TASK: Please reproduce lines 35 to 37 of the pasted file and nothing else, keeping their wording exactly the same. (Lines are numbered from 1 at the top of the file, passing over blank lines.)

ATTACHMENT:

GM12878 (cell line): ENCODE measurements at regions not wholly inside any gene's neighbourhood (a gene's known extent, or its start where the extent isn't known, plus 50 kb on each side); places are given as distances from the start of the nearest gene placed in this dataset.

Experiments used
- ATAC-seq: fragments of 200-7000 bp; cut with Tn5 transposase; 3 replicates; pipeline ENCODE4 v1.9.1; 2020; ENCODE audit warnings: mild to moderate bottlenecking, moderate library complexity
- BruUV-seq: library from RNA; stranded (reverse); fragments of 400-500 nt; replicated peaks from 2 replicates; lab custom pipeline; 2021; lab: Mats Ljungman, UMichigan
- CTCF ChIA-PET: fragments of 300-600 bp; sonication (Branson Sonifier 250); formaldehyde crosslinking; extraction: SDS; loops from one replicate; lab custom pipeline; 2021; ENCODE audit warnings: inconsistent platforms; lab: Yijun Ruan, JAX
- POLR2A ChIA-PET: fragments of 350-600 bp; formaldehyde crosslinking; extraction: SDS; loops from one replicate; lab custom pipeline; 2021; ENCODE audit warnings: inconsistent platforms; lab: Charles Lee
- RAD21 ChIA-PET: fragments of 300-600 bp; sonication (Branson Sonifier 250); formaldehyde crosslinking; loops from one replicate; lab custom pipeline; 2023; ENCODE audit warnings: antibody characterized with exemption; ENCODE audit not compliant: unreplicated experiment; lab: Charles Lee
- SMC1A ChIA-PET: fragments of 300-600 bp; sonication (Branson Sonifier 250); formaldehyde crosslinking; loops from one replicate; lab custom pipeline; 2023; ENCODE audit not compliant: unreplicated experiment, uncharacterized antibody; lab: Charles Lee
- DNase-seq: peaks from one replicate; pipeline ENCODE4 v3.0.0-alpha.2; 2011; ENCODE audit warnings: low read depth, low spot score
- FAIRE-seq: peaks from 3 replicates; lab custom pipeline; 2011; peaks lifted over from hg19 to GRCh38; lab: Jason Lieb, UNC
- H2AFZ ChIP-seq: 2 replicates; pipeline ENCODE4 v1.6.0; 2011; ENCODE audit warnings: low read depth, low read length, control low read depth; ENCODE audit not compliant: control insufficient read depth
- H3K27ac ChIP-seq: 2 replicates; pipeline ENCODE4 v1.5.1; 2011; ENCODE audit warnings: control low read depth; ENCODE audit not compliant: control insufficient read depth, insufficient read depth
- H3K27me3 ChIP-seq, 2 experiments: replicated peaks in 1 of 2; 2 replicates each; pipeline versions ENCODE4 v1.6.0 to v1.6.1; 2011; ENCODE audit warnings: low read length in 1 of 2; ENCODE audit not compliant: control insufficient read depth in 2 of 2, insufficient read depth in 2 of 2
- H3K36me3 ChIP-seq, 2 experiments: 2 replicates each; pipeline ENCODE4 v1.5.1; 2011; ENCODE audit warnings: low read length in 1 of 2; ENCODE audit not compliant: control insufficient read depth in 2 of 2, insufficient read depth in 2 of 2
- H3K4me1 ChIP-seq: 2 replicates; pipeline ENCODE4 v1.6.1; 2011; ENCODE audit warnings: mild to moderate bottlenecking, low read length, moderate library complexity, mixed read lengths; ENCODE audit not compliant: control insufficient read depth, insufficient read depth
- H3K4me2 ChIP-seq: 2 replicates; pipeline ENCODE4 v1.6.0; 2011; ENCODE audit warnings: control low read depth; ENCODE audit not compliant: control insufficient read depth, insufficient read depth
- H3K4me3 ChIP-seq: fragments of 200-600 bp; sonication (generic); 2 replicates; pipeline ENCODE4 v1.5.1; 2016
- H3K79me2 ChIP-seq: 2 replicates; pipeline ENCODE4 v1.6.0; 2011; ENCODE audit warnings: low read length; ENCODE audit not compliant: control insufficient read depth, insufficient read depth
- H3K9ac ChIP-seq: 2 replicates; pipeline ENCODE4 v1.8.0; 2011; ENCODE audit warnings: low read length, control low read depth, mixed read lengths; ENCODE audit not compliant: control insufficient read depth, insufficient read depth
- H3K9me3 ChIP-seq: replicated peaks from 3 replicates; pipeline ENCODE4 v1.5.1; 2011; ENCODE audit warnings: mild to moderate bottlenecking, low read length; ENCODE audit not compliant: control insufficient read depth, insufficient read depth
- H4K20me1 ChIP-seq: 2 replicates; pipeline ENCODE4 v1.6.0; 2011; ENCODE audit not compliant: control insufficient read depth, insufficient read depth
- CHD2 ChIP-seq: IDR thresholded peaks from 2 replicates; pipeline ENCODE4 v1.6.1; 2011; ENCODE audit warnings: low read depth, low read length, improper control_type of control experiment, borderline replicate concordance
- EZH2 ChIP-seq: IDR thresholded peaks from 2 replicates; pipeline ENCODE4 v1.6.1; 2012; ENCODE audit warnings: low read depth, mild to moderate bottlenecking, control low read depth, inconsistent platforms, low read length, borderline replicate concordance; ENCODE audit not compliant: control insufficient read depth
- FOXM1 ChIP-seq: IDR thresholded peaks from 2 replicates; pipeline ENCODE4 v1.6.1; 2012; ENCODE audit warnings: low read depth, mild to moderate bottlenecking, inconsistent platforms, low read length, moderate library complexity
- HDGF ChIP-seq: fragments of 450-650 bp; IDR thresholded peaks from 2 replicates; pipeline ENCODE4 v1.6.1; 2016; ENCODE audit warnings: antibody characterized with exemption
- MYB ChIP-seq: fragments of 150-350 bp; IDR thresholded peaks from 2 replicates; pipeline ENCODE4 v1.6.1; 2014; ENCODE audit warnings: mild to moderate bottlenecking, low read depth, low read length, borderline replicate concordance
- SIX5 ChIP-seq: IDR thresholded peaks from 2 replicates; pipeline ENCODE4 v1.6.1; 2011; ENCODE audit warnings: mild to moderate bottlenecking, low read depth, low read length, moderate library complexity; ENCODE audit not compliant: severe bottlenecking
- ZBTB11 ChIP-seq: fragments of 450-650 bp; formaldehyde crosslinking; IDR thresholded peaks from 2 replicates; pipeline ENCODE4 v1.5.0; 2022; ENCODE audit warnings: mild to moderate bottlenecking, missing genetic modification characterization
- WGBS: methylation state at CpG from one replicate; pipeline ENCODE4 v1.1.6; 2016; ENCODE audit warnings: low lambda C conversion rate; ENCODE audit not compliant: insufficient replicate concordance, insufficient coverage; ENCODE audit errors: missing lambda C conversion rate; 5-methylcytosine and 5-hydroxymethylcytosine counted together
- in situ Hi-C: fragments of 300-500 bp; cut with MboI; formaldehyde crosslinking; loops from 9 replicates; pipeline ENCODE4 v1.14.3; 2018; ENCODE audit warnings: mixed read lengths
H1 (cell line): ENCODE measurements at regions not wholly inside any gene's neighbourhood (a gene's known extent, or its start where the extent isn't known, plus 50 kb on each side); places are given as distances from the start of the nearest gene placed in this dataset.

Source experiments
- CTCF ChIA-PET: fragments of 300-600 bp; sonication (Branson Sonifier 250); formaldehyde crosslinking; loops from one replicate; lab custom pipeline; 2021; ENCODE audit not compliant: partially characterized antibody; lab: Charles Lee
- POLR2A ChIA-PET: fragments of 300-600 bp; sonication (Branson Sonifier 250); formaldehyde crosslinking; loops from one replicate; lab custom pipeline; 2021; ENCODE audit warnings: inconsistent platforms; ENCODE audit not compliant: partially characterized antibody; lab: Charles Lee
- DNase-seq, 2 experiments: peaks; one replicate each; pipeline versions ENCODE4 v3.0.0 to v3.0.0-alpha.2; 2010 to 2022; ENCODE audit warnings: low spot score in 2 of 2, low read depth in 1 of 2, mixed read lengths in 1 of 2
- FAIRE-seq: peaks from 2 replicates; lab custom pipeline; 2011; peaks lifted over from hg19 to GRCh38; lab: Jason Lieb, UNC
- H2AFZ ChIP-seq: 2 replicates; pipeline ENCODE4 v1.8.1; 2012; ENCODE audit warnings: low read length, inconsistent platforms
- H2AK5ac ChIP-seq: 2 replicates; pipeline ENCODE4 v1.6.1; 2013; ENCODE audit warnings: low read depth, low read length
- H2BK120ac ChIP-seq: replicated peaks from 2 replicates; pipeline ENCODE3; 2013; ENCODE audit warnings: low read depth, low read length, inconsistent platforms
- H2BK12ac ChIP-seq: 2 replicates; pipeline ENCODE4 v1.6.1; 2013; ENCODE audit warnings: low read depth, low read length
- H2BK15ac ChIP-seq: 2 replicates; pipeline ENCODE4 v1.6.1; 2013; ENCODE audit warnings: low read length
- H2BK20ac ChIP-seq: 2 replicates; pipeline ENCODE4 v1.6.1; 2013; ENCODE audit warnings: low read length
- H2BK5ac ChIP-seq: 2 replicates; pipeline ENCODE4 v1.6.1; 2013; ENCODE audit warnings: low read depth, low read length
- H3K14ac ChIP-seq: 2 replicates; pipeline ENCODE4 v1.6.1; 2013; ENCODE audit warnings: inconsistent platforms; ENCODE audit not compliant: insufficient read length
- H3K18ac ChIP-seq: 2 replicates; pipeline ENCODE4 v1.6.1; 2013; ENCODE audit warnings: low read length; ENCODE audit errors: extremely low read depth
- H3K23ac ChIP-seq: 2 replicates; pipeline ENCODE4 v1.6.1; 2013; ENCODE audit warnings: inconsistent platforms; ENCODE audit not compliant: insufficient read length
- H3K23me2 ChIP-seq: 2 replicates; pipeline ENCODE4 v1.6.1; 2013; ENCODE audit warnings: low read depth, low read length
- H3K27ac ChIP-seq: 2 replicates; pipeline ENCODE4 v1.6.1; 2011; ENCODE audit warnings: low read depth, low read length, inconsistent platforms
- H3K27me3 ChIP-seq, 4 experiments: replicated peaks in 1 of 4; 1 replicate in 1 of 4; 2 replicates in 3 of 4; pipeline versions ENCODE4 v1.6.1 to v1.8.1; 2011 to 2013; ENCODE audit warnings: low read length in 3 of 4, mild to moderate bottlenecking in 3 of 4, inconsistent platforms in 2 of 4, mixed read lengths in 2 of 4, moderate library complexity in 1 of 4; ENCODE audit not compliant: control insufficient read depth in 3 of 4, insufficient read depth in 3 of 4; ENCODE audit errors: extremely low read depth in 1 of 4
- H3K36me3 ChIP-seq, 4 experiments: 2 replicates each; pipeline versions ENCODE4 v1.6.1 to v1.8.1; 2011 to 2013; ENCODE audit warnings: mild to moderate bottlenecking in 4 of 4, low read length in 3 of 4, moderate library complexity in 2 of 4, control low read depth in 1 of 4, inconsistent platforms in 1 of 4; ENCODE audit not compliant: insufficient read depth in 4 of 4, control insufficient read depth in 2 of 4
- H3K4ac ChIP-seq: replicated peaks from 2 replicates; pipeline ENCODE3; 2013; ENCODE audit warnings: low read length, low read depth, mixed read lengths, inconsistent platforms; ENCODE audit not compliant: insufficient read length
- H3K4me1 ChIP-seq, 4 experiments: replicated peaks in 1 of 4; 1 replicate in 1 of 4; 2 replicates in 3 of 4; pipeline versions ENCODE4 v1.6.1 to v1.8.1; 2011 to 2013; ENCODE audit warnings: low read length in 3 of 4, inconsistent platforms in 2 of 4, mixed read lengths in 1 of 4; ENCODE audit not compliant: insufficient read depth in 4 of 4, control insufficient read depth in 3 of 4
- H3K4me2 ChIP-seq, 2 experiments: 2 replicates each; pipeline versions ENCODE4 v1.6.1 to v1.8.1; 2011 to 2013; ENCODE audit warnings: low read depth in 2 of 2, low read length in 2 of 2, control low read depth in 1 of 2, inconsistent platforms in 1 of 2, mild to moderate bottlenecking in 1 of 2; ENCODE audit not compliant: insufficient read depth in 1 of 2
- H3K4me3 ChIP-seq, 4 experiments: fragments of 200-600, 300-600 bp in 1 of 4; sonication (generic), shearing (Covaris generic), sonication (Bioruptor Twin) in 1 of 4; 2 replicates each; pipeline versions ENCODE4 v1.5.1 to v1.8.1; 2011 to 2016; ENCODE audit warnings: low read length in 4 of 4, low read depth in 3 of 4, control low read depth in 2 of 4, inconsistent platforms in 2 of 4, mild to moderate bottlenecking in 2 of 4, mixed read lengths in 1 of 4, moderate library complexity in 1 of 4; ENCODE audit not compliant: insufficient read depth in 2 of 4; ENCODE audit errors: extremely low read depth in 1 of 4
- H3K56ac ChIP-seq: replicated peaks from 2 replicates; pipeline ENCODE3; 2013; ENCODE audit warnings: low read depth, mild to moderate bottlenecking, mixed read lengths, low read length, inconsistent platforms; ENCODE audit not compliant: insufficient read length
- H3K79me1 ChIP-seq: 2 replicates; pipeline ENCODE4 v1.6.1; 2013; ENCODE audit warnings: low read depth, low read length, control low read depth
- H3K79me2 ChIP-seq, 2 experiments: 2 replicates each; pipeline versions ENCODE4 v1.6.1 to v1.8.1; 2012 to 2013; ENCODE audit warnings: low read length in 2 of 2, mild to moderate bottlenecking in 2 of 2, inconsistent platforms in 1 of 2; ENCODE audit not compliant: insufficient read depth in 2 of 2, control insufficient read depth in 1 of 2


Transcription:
- DNase-seq, 2 experiments: peaks; one replicate each; pipeline versions ENCODE4 v3.0.0 to v3.0.0-alpha.2; 2010 to 2022; ENCODE audit warnings: low spot score in 2 of 2, low read depth in 1 of 2, mixed read lengths in 1 of 2
- FAIRE-seq: peaks from 2 replicates; lab custom pipeline; 2011; peaks lifted over from hg19 to GRCh38; lab: Jason Lieb, UNC
- H2AFZ ChIP-seq: 2 replicates; pipeline ENCODE4 v1.8.1; 2012; ENCODE audit warnings: low read length, inconsistent platforms